All eyes are now on the Bipartisan Infrastructure Bill endorsed by President Biden, which is up for votes in Congress in the coming weeks. The Bipartisan Infrastructure Bill is the largest-ever investment in public transit, passenger rail, bridges, and drinking water and wastewater in our nation’s history. It ensures access to high-speed internet and tackles climate change by investing in clean energy transmission.

Jonathan, along with our union, is supporting the Bipartisan Infrastructure Bill and calling on Congress to pass it. He said Maine would stand to gain over $1.3 billion under the Bipartisan Infrastructure Bill through 2026. It would mean almost $70 million a year for Maine’s transportation system. “It’s a big deal,” he said. “Our unmet funding need is now over $200 million a year, so it’s a big chunk of that.”Jonathan says there are two things we all can and should do right away to address infrastructure needs throughout our communities: 1) Remind

Congressman Jared Golden and Congresswoman Chellie Pingree to vote for the Bipartisan Infrastructure Bill and persuade their colleagues to vote for it as well; and 2) Join Build the Era at buildtheera.com/join and learn how to advocate around infrastructure projects in our local communities that could be funded with the Bipartisan Infrastructure Bill. Build the Era is also on Instagram, Facebook, Twitter, YouTube, Tiktok and Twitch.

Jonathan sees the Bipartisan Infrastructure Bill as a way for our nation to rethink its approach to infrastructure.

“Transportation has solved a lot of problems. It’s also created a lot of problems,” he said. “The Bipartisan Infrastructure Bill starts to address those problems. It puts projects under a magnifying glass of climate and equity, when that magnifying glass wasn’t there before.”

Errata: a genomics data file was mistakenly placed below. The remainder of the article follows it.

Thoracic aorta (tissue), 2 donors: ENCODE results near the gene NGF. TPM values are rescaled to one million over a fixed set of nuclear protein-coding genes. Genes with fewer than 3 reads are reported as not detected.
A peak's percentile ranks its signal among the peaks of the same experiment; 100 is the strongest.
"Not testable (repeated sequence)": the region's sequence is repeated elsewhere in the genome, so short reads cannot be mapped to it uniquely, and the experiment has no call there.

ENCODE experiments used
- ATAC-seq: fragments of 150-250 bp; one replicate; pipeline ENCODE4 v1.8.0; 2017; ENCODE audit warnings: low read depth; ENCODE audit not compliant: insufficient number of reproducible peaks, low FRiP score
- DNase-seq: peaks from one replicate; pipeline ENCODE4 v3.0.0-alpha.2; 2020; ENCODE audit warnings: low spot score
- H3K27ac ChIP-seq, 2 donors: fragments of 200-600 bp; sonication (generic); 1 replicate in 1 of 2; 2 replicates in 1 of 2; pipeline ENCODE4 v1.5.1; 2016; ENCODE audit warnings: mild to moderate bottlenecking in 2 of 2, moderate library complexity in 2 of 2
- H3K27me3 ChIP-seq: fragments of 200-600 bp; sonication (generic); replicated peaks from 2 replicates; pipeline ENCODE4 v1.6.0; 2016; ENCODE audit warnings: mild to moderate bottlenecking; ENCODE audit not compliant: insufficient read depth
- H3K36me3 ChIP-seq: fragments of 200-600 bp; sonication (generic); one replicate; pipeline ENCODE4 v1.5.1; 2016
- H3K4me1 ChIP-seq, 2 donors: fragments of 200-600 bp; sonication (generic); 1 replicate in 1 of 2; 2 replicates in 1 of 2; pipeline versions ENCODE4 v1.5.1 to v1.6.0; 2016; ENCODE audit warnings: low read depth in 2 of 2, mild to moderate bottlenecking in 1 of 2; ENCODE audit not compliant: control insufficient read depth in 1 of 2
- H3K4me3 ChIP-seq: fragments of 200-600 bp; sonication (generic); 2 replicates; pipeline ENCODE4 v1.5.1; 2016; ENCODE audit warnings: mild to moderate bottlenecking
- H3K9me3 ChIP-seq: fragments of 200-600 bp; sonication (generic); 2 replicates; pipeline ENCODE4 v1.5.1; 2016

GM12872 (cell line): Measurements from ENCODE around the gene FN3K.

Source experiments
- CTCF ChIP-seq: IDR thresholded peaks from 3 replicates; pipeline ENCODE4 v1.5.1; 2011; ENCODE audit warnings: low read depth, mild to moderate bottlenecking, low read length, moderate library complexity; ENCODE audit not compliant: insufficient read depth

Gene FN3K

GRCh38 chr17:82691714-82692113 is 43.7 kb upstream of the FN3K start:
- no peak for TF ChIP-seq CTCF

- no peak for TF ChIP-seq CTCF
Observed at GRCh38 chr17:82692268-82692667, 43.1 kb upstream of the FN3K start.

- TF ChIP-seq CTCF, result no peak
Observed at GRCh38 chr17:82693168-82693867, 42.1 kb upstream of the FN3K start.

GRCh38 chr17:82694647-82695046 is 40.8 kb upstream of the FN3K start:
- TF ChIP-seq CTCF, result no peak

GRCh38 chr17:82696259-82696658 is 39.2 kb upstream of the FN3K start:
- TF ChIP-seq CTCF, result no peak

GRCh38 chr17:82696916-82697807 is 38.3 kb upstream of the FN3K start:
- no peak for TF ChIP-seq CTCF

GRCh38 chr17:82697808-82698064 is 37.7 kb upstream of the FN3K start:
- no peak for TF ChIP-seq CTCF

Jonathan also sees an urgent need for universal road user education in our nation. He’s not just talking about education for driver-aged folks. He’s talking K-12 and teaching not just how to drive cars but overall transportation safety involving pedestrians and cyclists. “That’s something we’re missing in the United States,” he said. “We’ve had almost 40,000 deaths a year in the United States. We have one of the worst road user safety records in the developed world.”

That record shouldn’t come as a surprise, Jonathan said, because only 32 states in our nation require formal driver education to be a licensed driver. Also, only individuals seeking a license, and who can afford to do so, have the opportunity for formal road user education. He wants to change that by removing all barriers to road user education so that eventually all Americans will be able to learn about road user safety and vulnerability.

Jonathan knows about highway safety and design from his experience. If you drive around Maine, odds are you drove through some of his projects. He designed the Orono roundabout project that opened in Orono in 2018 and earned MaineDOT the 2019 Kitty Breskin Project Award presented by the Maine Section of the American Society of Civil Engineers. He also designed the West Gardiner Service Plaza roundabout that opened in 2015.

In addition to serving as president of our Transportation Chapter, Jonathan serves as the Labor co-chair of the State Employee Health Commission, which is responsible for administering the State Employee Health Plan. A member of our political action program, PASER, Political Action by Service Employees and Retirees, Jonathan also testifies regularly before the Maine Legislature, on his own time, in support of fair wages for DOT workers and responsible highway funding. He routinely cites data and statistics in his testimony. “I do my homework,” he said.

Updated: September 14, 2021 — 10:30 AM